What is the Legion Team Sniper Challenge?

The inaugural Legion Team Sniper Challenge was held at the 5th Special Forces Group range complex on Fort Campbell. This invite-only event was the brainchild of two friends of mine, Adam Burt and Matt Masterson. Adam has been around the industry as the General Manager of a well-known performance rifle company, while Matt recently retired from a career in Special Operations. We’ve crossed paths many times through various competitive shooting events, and both are solid competitors and good human beings. When they called and said they were putting a little something together that would be challenging and a good time, my answer was to let me know when and where, and my shooting partner Greg and I would be there.

If you enjoy team-competitive shooting events, we are fortunate to see more great events get added to the match calendar. Team events are fun because the stages are generally more complex, have a little more time to do stuff, and create additional challenges because one must negotiate the event with a partner. For a calendar of what I hear about, check out my annual list here.


Matt and Adam started their journey to the Legion Team Sniper Challenge with discussions of creating an event that is challenging, fun, and brings awareness with some funding for Chapter 38 of the Special Forces Association (SFA). Chapter 38 of the SFA has a mission to support 5th SFG soldiers and their families, particularly when a little extra help is needed, or times are at their worst. The group works as they did in their professional careers, quietly and effectively, not seeking public recognition. That being said, money helps make things happen and it still doesn’t grow on trees. As a group that benefits professional shooters and their families, shooting events are a great way to both build the community and bring some benefit to the organization.

The Legion Team Sniper Challenge is the second event to help the Chapter, with all funds raised going to the organization. I have been fortunate to participate in the other shooting competition to benefit this organization, the Legion Memorial Run n Gun…also a fantastic event that is held in September.

Event Specifics

This competition was a 2-day affair, occurring over a Saturday and Sunday. We shot 11 different stages, spread out between several ranges. While originally being capped at 30 teams, there were a few additional military teams added at the last minute for a total of 33 competitive teams. The field was broken into 5 squads for the weekend. Each squad was a healthy mix of military teams from 5th and 3rd Group, Rangers, SFSC, and others, as well as competitive civilian teams. Quite frankly, all the teams were very competitive with a diverse set of experiences, but also great personalities that were fun to be around.

The composition of the team included a primary rifle shooter and a secondary carbine shooter. The rifle was required to be of .308, 6.5 Creedmoor, or .300 Win Mag (all current military sniping rounds). Carbines were limited to 5.56 only, with an 18” maximum barrel length and optics limited to no more than 10x. 9mm pistols were also required for each team, but everything else was open to bring if you could carry it all day and through stages.

Scoring was done as time-plus, which is not common for team events like this. That being said, this was done to reward speed and add an additional layer of stress and decision-making. For the match, your stage time was recorded, and any targets that you didn’t hit with the prescribed rounds were a +30 second penalty as a Failure to Neutralize; while unengaged targets were a +60 second Fail to Engage penalty. The strategy for this was to minimize the penalties since they racked up fast.

and Sight-In Day

For sign-in and a chance to sight in, competitors were directed to the Chapter 38 safehouse just inside the state of Kentucky. There, waivers were completed if not done ahead of time, match shirts were handed out, and a 100-yard range was available to check zero on your rifle. Additionally, a set of steel targets were set up to warm up a bit with your own pistol…as well as check out demo Staccato P 2011s that the company sent out.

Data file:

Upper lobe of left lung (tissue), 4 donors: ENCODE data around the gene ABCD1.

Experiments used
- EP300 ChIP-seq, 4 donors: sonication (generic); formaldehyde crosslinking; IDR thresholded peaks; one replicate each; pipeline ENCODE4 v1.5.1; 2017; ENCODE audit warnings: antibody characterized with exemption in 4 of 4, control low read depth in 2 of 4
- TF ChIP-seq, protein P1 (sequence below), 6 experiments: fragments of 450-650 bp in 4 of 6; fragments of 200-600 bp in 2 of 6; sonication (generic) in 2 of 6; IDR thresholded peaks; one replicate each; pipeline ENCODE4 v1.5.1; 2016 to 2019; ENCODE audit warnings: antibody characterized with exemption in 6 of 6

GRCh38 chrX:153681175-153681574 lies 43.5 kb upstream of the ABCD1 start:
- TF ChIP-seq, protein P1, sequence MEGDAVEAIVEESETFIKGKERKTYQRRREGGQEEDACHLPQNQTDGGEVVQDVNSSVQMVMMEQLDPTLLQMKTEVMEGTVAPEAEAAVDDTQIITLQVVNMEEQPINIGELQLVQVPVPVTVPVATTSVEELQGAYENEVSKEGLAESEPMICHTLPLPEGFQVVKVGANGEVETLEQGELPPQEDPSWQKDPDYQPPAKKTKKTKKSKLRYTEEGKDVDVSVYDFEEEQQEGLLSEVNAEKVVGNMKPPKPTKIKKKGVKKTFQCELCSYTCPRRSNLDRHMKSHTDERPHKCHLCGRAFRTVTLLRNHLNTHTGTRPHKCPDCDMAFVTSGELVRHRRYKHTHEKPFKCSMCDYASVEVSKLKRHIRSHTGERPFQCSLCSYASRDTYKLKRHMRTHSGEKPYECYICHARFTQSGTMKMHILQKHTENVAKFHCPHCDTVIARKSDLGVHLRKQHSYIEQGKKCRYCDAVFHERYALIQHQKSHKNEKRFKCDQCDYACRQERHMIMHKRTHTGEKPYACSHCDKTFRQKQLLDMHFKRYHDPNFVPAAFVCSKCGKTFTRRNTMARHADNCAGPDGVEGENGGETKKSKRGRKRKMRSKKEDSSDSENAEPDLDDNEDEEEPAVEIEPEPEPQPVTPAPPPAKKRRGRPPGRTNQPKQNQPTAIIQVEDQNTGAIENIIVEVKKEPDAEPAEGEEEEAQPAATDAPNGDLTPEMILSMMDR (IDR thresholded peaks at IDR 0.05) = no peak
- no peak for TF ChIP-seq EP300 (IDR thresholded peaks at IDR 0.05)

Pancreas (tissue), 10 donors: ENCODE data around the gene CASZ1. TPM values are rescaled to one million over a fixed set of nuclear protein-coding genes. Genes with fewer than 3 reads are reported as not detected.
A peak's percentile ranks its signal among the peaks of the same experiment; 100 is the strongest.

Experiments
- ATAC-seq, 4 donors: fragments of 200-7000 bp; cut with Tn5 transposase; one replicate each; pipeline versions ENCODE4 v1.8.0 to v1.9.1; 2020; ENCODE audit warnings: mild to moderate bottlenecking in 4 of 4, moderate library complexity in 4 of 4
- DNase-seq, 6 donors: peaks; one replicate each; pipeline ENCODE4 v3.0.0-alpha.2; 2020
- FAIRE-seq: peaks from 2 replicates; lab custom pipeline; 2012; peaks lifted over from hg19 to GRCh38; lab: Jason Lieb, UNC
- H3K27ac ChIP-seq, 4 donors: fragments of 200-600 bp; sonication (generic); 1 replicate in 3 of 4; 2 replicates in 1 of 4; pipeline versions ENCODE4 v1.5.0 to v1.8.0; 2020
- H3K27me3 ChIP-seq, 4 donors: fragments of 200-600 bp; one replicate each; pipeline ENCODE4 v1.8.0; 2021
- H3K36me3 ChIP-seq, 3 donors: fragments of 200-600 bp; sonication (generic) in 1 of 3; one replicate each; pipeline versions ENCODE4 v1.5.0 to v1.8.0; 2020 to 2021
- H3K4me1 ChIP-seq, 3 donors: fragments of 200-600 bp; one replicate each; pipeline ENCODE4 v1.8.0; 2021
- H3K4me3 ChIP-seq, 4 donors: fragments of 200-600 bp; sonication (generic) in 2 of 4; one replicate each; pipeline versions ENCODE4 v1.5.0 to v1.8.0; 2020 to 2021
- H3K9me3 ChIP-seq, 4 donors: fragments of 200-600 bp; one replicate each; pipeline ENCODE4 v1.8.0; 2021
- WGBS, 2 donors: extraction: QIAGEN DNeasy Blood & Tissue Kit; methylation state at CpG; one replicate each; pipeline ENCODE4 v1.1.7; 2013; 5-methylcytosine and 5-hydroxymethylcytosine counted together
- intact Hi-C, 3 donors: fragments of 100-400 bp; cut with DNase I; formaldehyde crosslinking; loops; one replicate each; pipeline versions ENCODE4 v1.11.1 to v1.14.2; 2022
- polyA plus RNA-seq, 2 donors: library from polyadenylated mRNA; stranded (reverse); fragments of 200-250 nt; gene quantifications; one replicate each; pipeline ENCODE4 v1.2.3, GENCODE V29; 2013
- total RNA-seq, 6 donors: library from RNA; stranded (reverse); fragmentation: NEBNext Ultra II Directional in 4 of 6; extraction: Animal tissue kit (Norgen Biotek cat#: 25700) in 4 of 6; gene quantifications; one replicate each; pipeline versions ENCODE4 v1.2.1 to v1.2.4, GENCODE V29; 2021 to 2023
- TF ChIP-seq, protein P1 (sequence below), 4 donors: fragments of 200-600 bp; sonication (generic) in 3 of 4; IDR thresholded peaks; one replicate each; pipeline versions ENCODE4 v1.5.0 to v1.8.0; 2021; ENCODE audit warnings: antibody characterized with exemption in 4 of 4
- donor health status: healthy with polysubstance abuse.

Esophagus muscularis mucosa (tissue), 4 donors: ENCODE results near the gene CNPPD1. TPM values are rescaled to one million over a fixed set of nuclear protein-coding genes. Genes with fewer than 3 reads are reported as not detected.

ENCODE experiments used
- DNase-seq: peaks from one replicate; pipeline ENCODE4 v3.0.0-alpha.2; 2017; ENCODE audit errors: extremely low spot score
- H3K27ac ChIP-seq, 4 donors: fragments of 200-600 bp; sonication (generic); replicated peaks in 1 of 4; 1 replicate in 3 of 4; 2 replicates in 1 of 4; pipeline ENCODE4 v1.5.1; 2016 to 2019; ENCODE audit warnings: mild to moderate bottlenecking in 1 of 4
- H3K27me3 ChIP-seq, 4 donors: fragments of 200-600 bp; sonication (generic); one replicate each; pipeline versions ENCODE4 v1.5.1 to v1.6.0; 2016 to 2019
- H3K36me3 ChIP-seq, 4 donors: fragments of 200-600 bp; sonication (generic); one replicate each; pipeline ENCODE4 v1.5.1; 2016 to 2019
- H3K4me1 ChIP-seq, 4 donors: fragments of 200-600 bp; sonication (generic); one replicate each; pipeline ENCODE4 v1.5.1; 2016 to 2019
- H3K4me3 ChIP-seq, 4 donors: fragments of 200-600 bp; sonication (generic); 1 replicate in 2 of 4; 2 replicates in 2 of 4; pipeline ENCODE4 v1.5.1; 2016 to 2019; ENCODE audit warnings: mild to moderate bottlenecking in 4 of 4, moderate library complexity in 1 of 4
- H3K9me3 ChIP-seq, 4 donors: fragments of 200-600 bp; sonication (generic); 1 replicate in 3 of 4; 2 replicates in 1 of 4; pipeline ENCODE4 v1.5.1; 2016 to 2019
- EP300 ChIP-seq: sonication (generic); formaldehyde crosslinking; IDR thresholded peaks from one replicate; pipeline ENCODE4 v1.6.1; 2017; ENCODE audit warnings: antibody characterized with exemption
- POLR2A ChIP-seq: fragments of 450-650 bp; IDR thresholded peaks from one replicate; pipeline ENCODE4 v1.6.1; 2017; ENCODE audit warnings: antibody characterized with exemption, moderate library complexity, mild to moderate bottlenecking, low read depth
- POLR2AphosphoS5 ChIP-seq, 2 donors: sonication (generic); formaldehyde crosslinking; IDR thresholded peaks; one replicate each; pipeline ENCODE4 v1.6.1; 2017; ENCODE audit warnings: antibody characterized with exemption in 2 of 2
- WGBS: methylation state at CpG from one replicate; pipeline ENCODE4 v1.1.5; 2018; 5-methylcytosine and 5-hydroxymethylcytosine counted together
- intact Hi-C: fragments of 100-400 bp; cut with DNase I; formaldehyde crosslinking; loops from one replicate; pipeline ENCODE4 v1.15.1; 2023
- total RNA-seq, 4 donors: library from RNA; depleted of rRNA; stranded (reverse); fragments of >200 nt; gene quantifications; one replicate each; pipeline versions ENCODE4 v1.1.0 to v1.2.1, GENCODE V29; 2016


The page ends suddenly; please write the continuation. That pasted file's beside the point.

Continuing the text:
The competitor briefing held everyone’s attention, as the match directors purposely sent out minimal information. We knew what firearm requirements we had, and that the event was made to be stressful and challenging like a military stress shoot. At the briefing, Adam and Matt let us know this wasn’t just another match but were going to make it harder by limiting information, inducing stress, frustration, and raising heart rates as part of the match design. They also enlisted the help of the 5th Group sports psychologist to ensure they had achieved their objectives. Finally, they finished the brief by stating if we were frustrated, confused, and/or upset at a stage, it was likely by design.

Day 1

The first day of the Legion Team Sniper Challenge comprised six stages, and we began pretty much on time at 8 am. We began on Stage 6, appropriately titled “Spicy Infil.” The theme names proved to be appropriate for each stage, with the names and briefs containing much humor and innuendo. This first stage began with the team blindfolded and erratically driven the half mile to our shooting area. Information was limited, other than I had a full-size IPSC to find and engage, while Greg had a diamond. Each target needed three hits from each of the two shooting positions on the front and back of the side-by-side that brought us in. Also, the team had three minutes to get this done once the vehicle stopped.

Stage brief for our first stage.

When we pulled into the position, music was blaring to make it more difficult to communicate. As we oriented to get set up in shooting positions, the targets were not obvious to the naked eye. They were painted black and sky-lined atop the berm at the end of the range, blending into the tree line. I found the targets first, attempting to get a lase with my RAPTAR on the rifle but was picking up multiple distances. The targets were cleverly sky-lined, and I couldn’t see any splash or trace, so I sent a shot to miss on purpose…aiming onto the berm to get a wind call and correct for any distance errors. Fortunately, I saw my bullet splash this way and made the adjustment to hammer the three hits on my target. Greg followed with a few extra shots required on his, before swapping shooting positions. I followed up with four shots needed to get three hits, with Greg finishing us out with four seconds remaining. The targets ended up being around 630 yards.

The rest of the day’s stages included:

  • Dragging a full-weight Rescue Randy with some pistol shooting, followed by some hasty loophole shots.
  • Clearing longer distance pistol plate racks before improvising a position to shoot precision shots on paper.